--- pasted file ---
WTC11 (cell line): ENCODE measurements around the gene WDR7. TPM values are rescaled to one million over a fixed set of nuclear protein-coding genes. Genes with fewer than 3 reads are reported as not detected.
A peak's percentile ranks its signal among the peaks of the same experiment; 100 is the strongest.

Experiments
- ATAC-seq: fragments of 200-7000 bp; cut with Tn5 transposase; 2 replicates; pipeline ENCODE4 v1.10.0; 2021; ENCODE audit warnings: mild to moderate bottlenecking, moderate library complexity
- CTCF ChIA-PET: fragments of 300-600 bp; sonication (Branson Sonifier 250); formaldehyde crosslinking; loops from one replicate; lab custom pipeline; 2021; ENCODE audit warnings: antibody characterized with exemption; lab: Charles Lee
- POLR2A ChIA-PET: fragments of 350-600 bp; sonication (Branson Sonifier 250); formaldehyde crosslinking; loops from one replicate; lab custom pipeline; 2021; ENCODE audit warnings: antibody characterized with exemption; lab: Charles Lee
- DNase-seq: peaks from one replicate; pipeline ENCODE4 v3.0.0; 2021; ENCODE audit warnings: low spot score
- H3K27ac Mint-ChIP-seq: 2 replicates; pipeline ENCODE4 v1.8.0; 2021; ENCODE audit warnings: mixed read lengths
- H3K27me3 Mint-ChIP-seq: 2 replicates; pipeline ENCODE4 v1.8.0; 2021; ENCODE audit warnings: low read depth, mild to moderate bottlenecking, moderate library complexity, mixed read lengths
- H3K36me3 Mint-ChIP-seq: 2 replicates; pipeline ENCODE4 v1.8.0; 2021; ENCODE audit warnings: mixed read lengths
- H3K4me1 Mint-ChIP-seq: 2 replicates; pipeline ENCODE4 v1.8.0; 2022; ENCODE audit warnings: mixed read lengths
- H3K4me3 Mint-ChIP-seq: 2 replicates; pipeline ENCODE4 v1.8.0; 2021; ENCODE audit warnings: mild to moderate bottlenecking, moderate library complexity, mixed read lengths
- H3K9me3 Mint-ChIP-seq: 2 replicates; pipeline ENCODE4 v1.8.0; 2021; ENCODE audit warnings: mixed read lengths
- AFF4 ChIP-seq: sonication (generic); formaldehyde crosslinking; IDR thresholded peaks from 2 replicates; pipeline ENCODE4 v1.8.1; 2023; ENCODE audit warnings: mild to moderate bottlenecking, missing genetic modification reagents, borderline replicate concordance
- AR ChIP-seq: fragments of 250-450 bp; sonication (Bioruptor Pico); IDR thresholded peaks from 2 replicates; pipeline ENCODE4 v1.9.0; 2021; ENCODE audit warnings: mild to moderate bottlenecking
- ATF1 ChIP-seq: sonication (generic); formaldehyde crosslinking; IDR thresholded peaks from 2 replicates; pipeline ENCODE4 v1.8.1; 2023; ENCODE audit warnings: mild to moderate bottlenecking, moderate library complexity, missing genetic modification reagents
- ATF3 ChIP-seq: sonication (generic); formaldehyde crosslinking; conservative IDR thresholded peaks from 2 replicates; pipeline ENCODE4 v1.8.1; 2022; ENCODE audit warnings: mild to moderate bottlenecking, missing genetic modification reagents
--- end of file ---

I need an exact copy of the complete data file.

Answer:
WTC11 (cell line): ENCODE measurements around the gene WDR7. TPM values are rescaled to one million over a fixed set of nuclear protein-coding genes. Genes with fewer than 3 reads are reported as not detected.
A peak's percentile ranks its signal among the peaks of the same experiment; 100 is the strongest.

Experiments
- ATAC-seq: fragments of 200-7000 bp; cut with Tn5 transposase; 2 replicates; pipeline ENCODE4 v1.10.0; 2021; ENCODE audit warnings: mild to moderate bottlenecking, moderate library complexity
- CTCF ChIA-PET: fragments of 300-600 bp; sonication (Branson Sonifier 250); formaldehyde crosslinking; loops from one replicate; lab custom pipeline; 2021; ENCODE audit warnings: antibody characterized with exemption; lab: Charles Lee
- POLR2A ChIA-PET: fragments of 350-600 bp; sonication (Branson Sonifier 250); formaldehyde crosslinking; loops from one replicate; lab custom pipeline; 2021; ENCODE audit warnings: antibody characterized with exemption; lab: Charles Lee
- DNase-seq: peaks from one replicate; pipeline ENCODE4 v3.0.0; 2021; ENCODE audit warnings: low spot score
- H3K27ac Mint-ChIP-seq: 2 replicates; pipeline ENCODE4 v1.8.0; 2021; ENCODE audit warnings: mixed read lengths
- H3K27me3 Mint-ChIP-seq: 2 replicates; pipeline ENCODE4 v1.8.0; 2021; ENCODE audit warnings: low read depth, mild to moderate bottlenecking, moderate library complexity, mixed read lengths
- H3K36me3 Mint-ChIP-seq: 2 replicates; pipeline ENCODE4 v1.8.0; 2021; ENCODE audit warnings: mixed read lengths
- H3K4me1 Mint-ChIP-seq: 2 replicates; pipeline ENCODE4 v1.8.0; 2022; ENCODE audit warnings: mixed read lengths
- H3K4me3 Mint-ChIP-seq: 2 replicates; pipeline ENCODE4 v1.8.0; 2021; ENCODE audit warnings: mild to moderate bottlenecking, moderate library complexity, mixed read lengths
- H3K9me3 Mint-ChIP-seq: 2 replicates; pipeline ENCODE4 v1.8.0; 2021; ENCODE audit warnings: mixed read lengths
- AFF4 ChIP-seq: sonication (generic); formaldehyde crosslinking; IDR thresholded peaks from 2 replicates; pipeline ENCODE4 v1.8.1; 2023; ENCODE audit warnings: mild to moderate bottlenecking, missing genetic modification reagents, borderline replicate concordance
- AR ChIP-seq: fragments of 250-450 bp; sonication (Bioruptor Pico); IDR thresholded peaks from 2 replicates; pipeline ENCODE4 v1.9.0; 2021; ENCODE audit warnings: mild to moderate bottlenecking
- ATF1 ChIP-seq: sonication (generic); formaldehyde crosslinking; IDR thresholded peaks from 2 replicates; pipeline ENCODE4 v1.8.1; 2023; ENCODE audit warnings: mild to moderate bottlenecking, moderate library complexity, missing genetic modification reagents
- ATF3 ChIP-seq: sonication (generic); formaldehyde crosslinking; conservative IDR thresholded peaks from 2 replicates; pipeline ENCODE4 v1.8.1; 2022; ENCODE audit warnings: mild to moderate bottlenecking, missing genetic modification reagents